3. Contact the Manufacturer
If you can only see the brand, but the label is torn or worn off, you might need to contact the manufacturer to help with the identification.
4. Check the LED Display
Some over-the-range models even show alerts in the display to tell you when the filters need to be changed.
So, that should be a straight giveaway that your microwave is filtered.
5. Look for An External Vent
The filter might be placed in a few different spots depending on the brand and model.
That said, the most common ones are either on the bottom side (that would be exposed in over-the-range setups) or on the front, right above the door.
You probably pictured something fancy and high-tech, but the bottom vent door will mostly be the grease filter.
However, it’s just a basic grate-like stainless steel slab that should keep the hot streams of air loaded with food particles and oil droplets from entering the microwave’s ventilation system.
What to Do if You Find Filters on Your Countertop Microwave?
Suppose you did find a vent with a filter on your microwave. Here’s what you need to do…
1. Check the Safety Compliance
Finding a grated mesh panel that covers up the back of your countertop microwave is one thing—finding a full-on filter slot is a whole other story.
It usually means that the model was initially made to be used as an over-the-range microwave, and somewhere along the way, it was repurposed to fit on countertops.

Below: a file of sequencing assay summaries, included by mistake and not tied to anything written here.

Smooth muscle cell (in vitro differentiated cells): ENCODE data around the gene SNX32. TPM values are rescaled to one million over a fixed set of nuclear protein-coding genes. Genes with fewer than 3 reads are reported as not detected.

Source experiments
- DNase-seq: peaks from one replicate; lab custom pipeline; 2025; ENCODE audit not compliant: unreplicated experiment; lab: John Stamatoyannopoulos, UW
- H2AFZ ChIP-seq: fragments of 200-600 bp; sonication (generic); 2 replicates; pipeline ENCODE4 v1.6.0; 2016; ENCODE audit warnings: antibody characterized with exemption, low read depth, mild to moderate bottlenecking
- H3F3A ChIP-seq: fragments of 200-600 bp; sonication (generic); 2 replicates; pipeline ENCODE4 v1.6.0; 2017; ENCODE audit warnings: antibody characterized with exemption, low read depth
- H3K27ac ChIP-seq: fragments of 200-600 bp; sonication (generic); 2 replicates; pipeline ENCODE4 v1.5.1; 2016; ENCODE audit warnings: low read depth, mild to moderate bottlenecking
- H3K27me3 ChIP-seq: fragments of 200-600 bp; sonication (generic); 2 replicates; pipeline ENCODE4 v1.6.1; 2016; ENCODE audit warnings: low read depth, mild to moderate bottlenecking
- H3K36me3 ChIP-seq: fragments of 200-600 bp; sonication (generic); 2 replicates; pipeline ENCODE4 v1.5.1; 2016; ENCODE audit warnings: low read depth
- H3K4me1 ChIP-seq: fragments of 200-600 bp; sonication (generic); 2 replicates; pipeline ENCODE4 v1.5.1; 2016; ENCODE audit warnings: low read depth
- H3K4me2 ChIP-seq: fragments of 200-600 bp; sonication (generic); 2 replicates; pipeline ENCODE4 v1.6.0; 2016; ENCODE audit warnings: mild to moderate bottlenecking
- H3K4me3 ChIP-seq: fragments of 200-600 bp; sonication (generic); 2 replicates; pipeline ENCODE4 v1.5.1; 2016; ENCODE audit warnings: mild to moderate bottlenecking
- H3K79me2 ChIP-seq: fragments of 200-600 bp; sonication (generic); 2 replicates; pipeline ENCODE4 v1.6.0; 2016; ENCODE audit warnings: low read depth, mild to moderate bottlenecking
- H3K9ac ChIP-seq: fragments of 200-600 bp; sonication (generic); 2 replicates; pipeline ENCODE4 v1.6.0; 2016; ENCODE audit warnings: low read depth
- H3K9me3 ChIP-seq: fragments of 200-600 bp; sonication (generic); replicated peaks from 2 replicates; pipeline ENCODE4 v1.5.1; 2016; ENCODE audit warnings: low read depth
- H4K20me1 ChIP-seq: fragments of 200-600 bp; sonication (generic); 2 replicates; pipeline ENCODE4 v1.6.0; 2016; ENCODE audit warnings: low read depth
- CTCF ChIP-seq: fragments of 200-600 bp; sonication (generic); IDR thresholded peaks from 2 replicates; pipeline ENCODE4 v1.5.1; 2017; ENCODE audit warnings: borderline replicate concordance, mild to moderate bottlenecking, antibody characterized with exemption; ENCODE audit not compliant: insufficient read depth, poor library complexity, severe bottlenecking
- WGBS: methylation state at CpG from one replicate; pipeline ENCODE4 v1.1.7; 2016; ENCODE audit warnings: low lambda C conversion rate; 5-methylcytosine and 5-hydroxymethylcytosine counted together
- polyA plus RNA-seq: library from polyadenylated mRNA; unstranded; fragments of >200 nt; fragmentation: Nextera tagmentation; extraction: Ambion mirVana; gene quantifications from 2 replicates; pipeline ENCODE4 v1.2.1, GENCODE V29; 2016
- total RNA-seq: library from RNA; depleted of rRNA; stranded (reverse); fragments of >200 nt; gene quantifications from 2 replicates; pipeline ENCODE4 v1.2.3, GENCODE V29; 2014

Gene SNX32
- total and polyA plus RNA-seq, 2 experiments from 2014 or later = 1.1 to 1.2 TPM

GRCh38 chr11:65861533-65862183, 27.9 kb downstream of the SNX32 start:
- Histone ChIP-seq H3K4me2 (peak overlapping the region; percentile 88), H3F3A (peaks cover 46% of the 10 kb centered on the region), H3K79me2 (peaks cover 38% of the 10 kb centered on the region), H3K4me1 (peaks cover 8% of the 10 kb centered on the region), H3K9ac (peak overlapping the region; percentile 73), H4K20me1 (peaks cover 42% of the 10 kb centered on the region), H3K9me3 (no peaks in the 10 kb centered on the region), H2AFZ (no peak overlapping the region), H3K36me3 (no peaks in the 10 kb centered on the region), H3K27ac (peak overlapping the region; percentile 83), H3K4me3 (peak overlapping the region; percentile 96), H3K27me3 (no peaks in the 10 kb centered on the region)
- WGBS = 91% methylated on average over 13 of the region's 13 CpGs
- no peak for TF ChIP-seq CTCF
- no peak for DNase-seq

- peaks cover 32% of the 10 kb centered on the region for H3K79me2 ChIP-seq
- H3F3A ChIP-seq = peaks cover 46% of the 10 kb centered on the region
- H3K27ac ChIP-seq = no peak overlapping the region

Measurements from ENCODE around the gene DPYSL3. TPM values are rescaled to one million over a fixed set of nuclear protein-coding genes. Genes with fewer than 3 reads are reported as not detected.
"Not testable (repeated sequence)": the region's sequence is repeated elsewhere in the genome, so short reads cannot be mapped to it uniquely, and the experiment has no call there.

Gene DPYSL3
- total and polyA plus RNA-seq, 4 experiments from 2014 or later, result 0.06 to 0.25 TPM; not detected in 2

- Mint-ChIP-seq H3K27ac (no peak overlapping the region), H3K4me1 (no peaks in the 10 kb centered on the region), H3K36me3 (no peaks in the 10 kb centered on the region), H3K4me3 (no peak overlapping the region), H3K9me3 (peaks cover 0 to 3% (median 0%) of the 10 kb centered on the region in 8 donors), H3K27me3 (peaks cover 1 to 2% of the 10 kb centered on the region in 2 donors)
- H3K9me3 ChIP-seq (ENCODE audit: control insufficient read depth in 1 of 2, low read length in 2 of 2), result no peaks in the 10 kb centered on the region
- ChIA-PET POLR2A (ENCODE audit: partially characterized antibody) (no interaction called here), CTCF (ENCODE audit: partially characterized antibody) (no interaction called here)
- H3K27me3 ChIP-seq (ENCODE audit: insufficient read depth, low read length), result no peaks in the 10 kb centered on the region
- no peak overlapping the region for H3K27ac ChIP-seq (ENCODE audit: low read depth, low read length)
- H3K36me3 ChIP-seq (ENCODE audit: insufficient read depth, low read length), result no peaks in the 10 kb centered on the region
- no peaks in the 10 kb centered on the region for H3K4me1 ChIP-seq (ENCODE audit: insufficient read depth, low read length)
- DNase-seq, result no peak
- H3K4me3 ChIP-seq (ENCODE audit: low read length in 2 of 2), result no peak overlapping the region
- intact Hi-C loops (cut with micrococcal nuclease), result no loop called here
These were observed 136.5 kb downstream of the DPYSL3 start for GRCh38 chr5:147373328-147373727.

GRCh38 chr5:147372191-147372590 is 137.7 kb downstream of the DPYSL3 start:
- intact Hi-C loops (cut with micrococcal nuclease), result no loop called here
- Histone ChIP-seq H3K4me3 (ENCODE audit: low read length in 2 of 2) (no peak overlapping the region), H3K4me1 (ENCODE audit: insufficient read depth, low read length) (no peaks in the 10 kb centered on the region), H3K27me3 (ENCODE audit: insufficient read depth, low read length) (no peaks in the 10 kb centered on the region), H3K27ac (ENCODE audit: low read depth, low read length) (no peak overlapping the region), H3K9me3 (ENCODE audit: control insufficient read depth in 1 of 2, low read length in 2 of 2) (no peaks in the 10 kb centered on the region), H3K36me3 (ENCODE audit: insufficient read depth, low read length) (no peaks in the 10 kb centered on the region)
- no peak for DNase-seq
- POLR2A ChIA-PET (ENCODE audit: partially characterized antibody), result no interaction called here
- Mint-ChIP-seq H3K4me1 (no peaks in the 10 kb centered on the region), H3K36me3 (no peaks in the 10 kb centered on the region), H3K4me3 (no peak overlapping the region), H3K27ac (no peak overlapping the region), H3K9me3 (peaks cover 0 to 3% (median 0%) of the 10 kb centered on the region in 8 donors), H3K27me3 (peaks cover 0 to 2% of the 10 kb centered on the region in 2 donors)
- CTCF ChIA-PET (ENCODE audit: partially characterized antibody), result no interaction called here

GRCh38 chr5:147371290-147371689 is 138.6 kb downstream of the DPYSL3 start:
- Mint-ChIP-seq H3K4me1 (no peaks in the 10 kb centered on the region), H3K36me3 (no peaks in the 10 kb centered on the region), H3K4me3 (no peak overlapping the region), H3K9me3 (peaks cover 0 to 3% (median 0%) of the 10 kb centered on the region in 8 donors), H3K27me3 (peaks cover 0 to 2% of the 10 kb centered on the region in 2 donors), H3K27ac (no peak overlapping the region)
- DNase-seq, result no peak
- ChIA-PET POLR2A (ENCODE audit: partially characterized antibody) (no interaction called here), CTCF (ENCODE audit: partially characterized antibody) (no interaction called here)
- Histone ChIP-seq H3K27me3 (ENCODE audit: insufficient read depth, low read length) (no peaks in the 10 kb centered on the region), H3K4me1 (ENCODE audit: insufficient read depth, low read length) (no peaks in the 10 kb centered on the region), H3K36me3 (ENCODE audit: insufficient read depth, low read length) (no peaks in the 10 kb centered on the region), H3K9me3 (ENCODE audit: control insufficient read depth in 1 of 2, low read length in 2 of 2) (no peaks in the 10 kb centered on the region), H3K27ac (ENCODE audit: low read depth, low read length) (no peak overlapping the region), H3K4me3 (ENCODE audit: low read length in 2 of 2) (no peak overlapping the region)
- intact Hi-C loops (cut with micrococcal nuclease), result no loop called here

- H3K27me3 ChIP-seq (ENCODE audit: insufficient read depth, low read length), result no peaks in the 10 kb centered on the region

In some cases, the transition works fine without major hazards, but not everyone will be that lucky.
Some brands even recommend against using a filtered over-the-range model on the countertop.
So, it’s better to get in touch with the manufacturer or consult a professional service to see if the DIY-ed setup is safe.
After all, you don’t want to risk running an overheated appliance!
If you confirm there’s no risk of using this over-the-range model on the countertop, you can proceed with the clean-up.
2. Scrub the Grease Filter Clean
Unless the structural integrity of the filter itself is compromised, you probably won’t need to replace it.
You might need to soak it and put in some elbow grease by scrubbing the filter clean, though.
A bit of mild dish soap, a soft-bristled brush, and some warm water should get the job done.
Make sure you let it dry completely before getting it back into the microwave.
That’s why it’s better to do this before going to bed.
On average, you’ll need to repeat this step every 3 to 6 months, depending on how much gunk your microwave is exposed to.
3. Make Your Way to The Charcoal Filter
Aside from the grated mesh, you could find a second filter, but this time, it’s made of charcoal instead of steel.
Keep in mind that while the grease filter could be washed, you’ll have to get a replacement for your charcoal filter from the manufacturer. (That’s yet another reason why finding the model number is important!)
It might sound like an extra hassle to order a new charcoal filter, but trust us, you don’t want to reuse it.
The way that charcoal filters work is by capitalizing on carbon’s natural ability to adsorb particles.
This means it gets the molecules responsible for foul odors to stick on its surface instead of roaming in the air for you to smell.
Now, when you decide to wash the filter, you’re basically just releasing all these airborne pollutants back into the kitchen, especially with warm water.
Then, they’ll flow back right into the vent, which makes the whole clean-up kind of moot.
So, save yourself some hassle and get a new charcoal filter, and call it a day!